Favored by many, ESRI’s ArcGIS is the industry standard as a software package for digital mapping. ESRI has been around even before Microsoft, founded by the charismatic Jack Dangermond, an environmental scientist in 1969. Users have long been enamored by ArcGIS’s broad reach to all spectrums of research, with much of the workflow and usability tailored to the expert cartographer. The ArcGIS desktop products have a steep learning curve, but for those who are planning on conducting spatial analysis for the long haul, it can be an essential piece to your research toolset. Note however, that none of the ArcGIS desktop products work on a Mac.
QGIS is the open source standard for desktop GIS. In much the same way as the ArcGIS counter part, QGIS comes with a steep learning curve, but comes with all the features you need for your spatial needs. First launched in 2002, QGIS has a vibrant open source community that continues to develop and support the product. What’s more, if you want to use GIS for advanced spatial analysis on a Mac, this may be your best option.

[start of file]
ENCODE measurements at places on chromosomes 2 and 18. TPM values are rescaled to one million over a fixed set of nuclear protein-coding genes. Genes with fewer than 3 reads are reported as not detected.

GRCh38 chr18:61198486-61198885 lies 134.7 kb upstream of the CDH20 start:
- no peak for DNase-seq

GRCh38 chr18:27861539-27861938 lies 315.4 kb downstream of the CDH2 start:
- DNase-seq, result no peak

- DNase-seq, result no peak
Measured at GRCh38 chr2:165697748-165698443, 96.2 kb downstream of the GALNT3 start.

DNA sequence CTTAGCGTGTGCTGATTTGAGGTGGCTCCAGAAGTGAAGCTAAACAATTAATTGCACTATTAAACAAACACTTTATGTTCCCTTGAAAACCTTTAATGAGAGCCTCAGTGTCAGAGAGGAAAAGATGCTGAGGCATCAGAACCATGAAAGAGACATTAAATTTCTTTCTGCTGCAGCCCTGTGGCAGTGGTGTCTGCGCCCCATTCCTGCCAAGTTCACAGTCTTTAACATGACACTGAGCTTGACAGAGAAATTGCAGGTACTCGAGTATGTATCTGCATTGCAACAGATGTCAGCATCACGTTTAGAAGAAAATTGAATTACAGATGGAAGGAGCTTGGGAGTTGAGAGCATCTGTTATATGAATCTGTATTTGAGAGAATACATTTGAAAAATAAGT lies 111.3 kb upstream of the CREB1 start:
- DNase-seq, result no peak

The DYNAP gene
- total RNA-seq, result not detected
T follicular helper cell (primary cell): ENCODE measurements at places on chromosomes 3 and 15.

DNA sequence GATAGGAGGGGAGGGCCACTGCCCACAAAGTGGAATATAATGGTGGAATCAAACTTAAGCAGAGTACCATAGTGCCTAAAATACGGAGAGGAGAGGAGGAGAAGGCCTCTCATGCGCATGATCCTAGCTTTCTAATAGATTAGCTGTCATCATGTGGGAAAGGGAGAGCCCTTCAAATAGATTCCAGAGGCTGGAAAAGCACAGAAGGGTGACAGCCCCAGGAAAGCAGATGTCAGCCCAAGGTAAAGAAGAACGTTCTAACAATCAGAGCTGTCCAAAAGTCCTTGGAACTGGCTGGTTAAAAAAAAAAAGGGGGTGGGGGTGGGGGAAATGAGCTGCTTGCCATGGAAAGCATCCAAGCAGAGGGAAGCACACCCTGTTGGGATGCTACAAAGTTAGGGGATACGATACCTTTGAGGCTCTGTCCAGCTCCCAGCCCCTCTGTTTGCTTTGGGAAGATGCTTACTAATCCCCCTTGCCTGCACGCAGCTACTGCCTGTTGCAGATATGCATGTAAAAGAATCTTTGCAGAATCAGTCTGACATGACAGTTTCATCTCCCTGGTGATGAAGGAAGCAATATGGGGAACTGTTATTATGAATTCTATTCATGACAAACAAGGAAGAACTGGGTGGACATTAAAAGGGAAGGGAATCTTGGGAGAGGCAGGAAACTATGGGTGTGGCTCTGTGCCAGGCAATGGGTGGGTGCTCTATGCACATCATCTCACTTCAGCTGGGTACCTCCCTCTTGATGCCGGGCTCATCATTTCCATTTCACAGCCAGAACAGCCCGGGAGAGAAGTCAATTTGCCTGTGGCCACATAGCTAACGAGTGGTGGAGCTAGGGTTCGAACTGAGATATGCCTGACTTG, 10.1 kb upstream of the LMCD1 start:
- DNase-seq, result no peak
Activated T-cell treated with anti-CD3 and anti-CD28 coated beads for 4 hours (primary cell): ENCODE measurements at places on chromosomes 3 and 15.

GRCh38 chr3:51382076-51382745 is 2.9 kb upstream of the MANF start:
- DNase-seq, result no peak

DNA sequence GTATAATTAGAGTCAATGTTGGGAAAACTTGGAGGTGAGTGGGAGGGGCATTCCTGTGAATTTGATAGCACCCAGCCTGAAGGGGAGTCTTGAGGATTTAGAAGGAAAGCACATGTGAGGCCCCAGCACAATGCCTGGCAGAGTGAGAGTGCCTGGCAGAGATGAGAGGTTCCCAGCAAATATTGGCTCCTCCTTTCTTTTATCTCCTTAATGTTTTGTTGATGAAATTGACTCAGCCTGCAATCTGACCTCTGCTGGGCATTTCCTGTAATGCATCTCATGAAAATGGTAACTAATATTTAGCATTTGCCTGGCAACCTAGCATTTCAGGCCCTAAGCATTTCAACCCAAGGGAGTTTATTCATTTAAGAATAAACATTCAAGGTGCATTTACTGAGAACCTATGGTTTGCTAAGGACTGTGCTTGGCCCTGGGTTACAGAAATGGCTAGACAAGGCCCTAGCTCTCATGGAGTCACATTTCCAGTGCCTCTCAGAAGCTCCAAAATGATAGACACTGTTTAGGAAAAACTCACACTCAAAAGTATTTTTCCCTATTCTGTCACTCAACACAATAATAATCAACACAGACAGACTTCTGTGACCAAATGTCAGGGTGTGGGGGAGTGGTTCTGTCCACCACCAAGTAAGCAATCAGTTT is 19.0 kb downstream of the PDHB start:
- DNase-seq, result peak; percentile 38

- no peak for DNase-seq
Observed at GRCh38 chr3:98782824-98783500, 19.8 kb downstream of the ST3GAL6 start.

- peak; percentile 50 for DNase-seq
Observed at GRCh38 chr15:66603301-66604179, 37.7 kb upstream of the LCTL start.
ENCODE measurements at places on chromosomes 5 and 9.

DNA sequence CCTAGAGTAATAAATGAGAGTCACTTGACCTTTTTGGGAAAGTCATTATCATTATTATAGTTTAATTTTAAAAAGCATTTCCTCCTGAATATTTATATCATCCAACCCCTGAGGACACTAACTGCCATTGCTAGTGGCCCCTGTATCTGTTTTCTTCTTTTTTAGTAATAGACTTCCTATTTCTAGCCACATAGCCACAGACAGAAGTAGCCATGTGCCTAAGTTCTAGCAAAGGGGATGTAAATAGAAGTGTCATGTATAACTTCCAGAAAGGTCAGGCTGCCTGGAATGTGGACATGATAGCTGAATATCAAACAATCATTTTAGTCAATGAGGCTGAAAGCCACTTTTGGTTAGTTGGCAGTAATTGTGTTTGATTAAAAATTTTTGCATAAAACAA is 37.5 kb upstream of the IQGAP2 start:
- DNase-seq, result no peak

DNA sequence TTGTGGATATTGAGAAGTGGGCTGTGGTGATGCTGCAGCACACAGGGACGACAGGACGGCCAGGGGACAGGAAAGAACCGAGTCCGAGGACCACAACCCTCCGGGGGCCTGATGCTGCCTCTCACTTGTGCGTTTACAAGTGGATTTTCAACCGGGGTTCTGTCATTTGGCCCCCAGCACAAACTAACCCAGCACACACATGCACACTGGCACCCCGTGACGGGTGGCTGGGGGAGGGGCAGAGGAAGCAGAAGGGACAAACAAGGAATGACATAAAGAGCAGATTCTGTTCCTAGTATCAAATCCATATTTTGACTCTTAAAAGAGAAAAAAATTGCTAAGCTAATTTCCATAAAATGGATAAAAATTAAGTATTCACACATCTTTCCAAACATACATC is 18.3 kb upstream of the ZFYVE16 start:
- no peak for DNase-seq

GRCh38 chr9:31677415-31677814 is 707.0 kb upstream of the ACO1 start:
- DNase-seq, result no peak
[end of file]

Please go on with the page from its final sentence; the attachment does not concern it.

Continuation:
Leaflet and OpenStreetMap
Google Earth Engine
Remote sensing technology has never been made more available than it is today, thanks to the efforts of the Google Earth Engine team. Now, with just a few lines of code, researchers are able to access a multi-petabyte catalog of satellite imagery and geospatial datasets for planetary-scale analysis. With over 40 years of historical imagery and scientific datasets, you can analyze forest and water coverage, land use change, or assess the health of agricultural fields, among many other possible analyses.
Fancy yourself for your coding chops? Give D3 a whirl, a web-based platform for data visualization. What distinguishes D3 (which stands for Data Driven Documents) visualizations from other libraries is that mapping is but one of its many outputs. Data can be ingested and reimagined in seemingly endless possibilities. Maps can be designed to be static, animated, 3D, reprojected, and data can be made to move if you so desire.